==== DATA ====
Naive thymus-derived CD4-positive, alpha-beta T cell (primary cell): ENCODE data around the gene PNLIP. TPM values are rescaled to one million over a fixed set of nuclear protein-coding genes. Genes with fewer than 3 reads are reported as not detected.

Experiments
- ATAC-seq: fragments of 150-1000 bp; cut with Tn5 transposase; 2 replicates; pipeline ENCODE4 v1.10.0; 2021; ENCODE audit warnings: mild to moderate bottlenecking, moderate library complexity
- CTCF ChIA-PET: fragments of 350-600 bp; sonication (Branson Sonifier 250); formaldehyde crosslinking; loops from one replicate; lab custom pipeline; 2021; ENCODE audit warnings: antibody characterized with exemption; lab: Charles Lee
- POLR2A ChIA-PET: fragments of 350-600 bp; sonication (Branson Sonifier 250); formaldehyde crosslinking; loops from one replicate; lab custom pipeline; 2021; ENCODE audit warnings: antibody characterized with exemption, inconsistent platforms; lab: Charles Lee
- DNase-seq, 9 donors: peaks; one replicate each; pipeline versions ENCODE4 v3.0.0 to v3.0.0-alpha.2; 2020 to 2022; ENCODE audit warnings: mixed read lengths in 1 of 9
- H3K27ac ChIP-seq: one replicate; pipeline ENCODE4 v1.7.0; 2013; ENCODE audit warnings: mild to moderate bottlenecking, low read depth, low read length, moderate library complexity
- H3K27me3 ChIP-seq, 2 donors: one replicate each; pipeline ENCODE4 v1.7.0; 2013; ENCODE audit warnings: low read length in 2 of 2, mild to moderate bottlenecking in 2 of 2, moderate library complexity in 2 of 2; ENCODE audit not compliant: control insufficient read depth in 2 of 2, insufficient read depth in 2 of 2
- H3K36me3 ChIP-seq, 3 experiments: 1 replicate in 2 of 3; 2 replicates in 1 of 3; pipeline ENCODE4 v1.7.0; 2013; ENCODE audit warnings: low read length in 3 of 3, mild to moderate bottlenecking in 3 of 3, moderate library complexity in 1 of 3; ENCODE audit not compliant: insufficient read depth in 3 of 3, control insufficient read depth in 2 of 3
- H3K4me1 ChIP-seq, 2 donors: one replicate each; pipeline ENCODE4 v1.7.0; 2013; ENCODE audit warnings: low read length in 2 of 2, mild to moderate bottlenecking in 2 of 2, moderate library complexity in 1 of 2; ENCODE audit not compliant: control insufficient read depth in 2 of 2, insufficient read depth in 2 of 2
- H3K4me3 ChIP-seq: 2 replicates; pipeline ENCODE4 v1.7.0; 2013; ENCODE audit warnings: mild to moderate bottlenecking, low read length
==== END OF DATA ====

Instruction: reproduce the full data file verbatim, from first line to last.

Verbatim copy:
Naive thymus-derived CD4-positive, alpha-beta T cell (primary cell): ENCODE data around the gene PNLIP. TPM values are rescaled to one million over a fixed set of nuclear protein-coding genes. Genes with fewer than 3 reads are reported as not detected.

Experiments
- ATAC-seq: fragments of 150-1000 bp; cut with Tn5 transposase; 2 replicates; pipeline ENCODE4 v1.10.0; 2021; ENCODE audit warnings: mild to moderate bottlenecking, moderate library complexity
- CTCF ChIA-PET: fragments of 350-600 bp; sonication (Branson Sonifier 250); formaldehyde crosslinking; loops from one replicate; lab custom pipeline; 2021; ENCODE audit warnings: antibody characterized with exemption; lab: Charles Lee
- POLR2A ChIA-PET: fragments of 350-600 bp; sonication (Branson Sonifier 250); formaldehyde crosslinking; loops from one replicate; lab custom pipeline; 2021; ENCODE audit warnings: antibody characterized with exemption, inconsistent platforms; lab: Charles Lee
- DNase-seq, 9 donors: peaks; one replicate each; pipeline versions ENCODE4 v3.0.0 to v3.0.0-alpha.2; 2020 to 2022; ENCODE audit warnings: mixed read lengths in 1 of 9
- H3K27ac ChIP-seq: one replicate; pipeline ENCODE4 v1.7.0; 2013; ENCODE audit warnings: mild to moderate bottlenecking, low read depth, low read length, moderate library complexity
- H3K27me3 ChIP-seq, 2 donors: one replicate each; pipeline ENCODE4 v1.7.0; 2013; ENCODE audit warnings: low read length in 2 of 2, mild to moderate bottlenecking in 2 of 2, moderate library complexity in 2 of 2; ENCODE audit not compliant: control insufficient read depth in 2 of 2, insufficient read depth in 2 of 2
- H3K36me3 ChIP-seq, 3 experiments: 1 replicate in 2 of 3; 2 replicates in 1 of 3; pipeline ENCODE4 v1.7.0; 2013; ENCODE audit warnings: low read length in 3 of 3, mild to moderate bottlenecking in 3 of 3, moderate library complexity in 1 of 3; ENCODE audit not compliant: insufficient read depth in 3 of 3, control insufficient read depth in 2 of 3
- H3K4me1 ChIP-seq, 2 donors: one replicate each; pipeline ENCODE4 v1.7.0; 2013; ENCODE audit warnings: low read length in 2 of 2, mild to moderate bottlenecking in 2 of 2, moderate library complexity in 1 of 2; ENCODE audit not compliant: control insufficient read depth in 2 of 2, insufficient read depth in 2 of 2
- H3K4me3 ChIP-seq: 2 replicates; pipeline ENCODE4 v1.7.0; 2013; ENCODE audit warnings: mild to moderate bottlenecking, low read length